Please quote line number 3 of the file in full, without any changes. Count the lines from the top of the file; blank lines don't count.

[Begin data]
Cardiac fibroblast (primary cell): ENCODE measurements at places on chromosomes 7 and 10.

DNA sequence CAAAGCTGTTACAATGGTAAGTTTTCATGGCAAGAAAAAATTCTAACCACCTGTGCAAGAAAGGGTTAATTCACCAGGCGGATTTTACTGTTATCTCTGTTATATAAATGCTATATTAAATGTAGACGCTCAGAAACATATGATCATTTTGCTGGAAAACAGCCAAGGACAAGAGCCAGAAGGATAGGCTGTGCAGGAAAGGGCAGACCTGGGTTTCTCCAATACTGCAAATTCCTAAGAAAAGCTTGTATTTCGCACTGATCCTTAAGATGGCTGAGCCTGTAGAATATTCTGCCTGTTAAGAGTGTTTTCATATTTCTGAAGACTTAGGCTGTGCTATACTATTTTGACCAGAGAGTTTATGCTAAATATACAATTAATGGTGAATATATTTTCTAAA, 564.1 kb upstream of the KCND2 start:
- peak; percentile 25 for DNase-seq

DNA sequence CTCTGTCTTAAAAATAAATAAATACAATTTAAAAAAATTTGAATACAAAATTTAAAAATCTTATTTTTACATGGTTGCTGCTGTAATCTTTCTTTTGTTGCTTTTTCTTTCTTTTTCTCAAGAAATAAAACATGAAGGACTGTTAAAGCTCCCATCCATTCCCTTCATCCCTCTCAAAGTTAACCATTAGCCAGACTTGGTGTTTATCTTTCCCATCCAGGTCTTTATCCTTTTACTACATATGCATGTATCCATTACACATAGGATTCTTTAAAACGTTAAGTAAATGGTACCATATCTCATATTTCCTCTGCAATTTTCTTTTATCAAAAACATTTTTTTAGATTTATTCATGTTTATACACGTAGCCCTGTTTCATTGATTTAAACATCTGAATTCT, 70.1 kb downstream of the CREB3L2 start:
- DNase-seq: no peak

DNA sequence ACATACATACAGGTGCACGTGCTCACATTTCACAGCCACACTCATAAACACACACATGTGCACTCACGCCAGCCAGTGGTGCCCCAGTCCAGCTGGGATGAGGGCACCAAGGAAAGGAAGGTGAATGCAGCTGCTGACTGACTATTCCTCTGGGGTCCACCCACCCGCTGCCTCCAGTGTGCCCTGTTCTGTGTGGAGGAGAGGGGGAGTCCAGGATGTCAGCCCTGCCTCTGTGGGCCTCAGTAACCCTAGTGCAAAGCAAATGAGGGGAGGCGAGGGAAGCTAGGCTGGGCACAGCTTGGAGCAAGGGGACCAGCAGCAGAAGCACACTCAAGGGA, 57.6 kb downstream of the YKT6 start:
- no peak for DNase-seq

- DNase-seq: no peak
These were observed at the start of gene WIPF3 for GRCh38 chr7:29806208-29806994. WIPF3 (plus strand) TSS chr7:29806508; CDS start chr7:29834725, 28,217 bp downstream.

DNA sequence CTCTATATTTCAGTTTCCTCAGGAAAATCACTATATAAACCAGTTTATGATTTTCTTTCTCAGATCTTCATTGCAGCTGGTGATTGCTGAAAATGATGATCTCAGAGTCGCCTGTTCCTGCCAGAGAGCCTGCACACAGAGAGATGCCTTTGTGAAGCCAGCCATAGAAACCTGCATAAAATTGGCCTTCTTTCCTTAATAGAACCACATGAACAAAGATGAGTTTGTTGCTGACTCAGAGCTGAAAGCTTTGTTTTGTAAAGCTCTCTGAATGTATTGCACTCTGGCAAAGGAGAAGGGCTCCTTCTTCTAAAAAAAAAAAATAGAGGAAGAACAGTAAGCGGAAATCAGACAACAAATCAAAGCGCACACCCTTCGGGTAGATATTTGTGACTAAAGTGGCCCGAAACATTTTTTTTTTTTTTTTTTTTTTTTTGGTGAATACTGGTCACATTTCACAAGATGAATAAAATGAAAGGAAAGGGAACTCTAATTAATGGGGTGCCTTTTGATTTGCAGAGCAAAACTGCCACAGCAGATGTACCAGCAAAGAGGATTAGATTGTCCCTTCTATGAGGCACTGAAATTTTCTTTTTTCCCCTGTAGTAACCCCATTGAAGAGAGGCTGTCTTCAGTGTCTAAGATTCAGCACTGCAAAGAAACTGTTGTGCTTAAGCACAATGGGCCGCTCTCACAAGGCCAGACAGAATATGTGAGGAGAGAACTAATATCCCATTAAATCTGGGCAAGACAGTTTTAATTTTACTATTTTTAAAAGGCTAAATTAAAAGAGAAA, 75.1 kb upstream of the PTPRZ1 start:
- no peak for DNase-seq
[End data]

- peak; percentile 25 for DNase-seq